– Standback
    Commented Dec 19, 2013 at 9:19
  • 1
    @Standback you are right about including them inline, as I don't know other viable options regarding foot (and not end) notes for multiple platforms. Or see my updated answer. Commented Dec 19, 2013 at 9:21

If you only are afraid of your users reading the other footnotes if they are displayed as endnoted, then it might suffice to put each of them on their own page.

If you include an explicit back-link to the original location for the footnote at the end of the footnote ([continue reading ...]) as well, the reader is more likely to get back to the position they came from to read the foot-/end-note.


If you're producing PDFs, their physical layout will be honored to a degree, then you can just use a PDF production tool which understands footnotes.

PrinceXML has high quality footnote support, as well as a styling language you already know (radically modern CSS3,) as well as basically everything else you would ever dare to want, as well as a startlingly active forum where users give compellingly weird solutions to really complex problems. However, it's rather expensive - five hundred, last I looked. (I love it, so I bought it.)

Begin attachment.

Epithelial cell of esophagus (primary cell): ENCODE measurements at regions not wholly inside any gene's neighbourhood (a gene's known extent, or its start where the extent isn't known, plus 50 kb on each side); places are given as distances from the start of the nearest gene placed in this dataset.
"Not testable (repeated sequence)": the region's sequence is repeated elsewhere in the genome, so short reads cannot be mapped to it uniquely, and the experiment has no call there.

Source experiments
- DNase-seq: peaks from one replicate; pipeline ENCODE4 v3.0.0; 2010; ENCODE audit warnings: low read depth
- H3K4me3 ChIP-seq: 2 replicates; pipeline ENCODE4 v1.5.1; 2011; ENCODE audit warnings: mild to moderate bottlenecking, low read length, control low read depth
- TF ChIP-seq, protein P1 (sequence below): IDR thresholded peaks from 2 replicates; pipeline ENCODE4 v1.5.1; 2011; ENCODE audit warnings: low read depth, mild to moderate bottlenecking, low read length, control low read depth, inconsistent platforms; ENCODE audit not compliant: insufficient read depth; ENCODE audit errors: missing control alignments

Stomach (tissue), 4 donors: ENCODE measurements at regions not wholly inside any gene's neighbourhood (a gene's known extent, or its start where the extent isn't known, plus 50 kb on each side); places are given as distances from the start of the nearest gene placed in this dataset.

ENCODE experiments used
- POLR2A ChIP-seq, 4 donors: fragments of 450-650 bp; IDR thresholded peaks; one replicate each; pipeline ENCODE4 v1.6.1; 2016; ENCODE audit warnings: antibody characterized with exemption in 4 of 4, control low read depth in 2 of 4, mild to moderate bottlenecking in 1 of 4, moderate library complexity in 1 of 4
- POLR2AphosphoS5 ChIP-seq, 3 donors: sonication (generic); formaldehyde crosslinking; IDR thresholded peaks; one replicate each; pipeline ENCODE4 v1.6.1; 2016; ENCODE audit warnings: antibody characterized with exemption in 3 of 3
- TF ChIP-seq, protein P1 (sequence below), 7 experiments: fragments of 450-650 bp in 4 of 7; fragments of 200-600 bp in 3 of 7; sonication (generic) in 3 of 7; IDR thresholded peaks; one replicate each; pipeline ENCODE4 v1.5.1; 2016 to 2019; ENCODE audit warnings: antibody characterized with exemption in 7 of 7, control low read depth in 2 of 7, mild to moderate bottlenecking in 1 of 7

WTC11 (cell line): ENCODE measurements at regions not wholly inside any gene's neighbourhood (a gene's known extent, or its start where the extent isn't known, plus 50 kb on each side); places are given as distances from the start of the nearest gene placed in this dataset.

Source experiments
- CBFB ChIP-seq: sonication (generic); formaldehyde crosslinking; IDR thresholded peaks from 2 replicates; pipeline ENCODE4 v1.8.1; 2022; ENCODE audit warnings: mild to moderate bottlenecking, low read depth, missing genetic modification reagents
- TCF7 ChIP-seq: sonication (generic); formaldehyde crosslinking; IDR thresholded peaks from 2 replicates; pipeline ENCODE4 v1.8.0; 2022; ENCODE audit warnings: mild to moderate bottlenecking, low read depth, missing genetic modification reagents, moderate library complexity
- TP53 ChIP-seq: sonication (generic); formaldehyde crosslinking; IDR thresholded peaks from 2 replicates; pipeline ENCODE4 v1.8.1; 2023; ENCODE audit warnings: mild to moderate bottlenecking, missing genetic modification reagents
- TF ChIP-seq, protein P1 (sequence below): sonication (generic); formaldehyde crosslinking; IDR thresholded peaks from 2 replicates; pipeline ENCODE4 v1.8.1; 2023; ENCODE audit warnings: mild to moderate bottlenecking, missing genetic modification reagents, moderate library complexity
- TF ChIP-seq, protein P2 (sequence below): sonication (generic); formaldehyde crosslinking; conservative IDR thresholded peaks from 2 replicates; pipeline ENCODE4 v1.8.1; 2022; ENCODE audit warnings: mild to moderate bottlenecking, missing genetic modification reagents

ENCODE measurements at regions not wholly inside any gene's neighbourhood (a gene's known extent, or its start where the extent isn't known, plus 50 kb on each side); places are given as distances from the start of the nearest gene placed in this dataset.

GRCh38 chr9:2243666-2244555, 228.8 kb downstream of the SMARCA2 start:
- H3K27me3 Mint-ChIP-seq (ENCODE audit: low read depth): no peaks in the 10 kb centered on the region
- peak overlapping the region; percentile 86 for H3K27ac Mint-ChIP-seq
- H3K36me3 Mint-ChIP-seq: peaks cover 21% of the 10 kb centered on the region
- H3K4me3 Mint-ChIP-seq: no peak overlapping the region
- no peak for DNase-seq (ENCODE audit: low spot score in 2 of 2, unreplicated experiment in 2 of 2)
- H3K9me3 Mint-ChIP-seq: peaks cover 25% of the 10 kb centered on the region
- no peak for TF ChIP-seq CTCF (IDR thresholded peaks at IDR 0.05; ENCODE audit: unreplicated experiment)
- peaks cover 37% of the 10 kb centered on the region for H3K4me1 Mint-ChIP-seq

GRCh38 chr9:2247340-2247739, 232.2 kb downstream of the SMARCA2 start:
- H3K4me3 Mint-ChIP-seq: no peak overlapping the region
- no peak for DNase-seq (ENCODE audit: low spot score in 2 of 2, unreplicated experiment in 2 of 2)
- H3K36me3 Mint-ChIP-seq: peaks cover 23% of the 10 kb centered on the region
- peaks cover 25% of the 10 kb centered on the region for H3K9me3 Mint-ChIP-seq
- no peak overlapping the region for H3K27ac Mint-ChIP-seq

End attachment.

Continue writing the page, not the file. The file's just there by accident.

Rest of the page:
There is a free similar tool called WEasyPrint, but since I had Prince before WEasyPrint existed, I haven't had any reason to switch, and as such I cannot speak to its quality. I hear good things.

  • It's not about PDF.
    – Quidam
    Commented Apr 28, 2019 at 11:32
  • Most eBooks are PDFs, and the photo shows a Kindle, which requests PDF. It almost certainly is, in fact, about PDF. Commented Apr 28, 2019 at 14:22
  • Most ebooks are not PDFs. You can use a PDF on a Kindle, but it is a particularly unpleasant thing to do -- most PDFs have pages too large so that rendering it on a Kindle forces you to read in a flyspeck font. Kindle natively uses a special format that is not epub, but is very similar to epub, and which can trivially be converted back and forth from epub. PDF is good for reading on computer screens. It's not very useful for dedicated ebook readers.
    – unkilbeeg
    Commented May 7, 2019 at 16:37
  • "Most ebooks are not PDFs. You can use a PDF on a Kindle, but it is a particularly unpleasant thing to do" Hi. According to CreateSpace, over 80% of Kindle books, including all of mine, are PDFs under the hood. You can't tell the difference, because they aren't represented as PDFs, but, if you get and set up an old iPad, it won't be able to render most of the books for this reason. "Kindle natively uses a special format that is not epub, but is very similar to epub" Respectfully, CreateSpace and KDP both say that format is little used, and recommend PDF. Commented May 8, 2019 at 22:29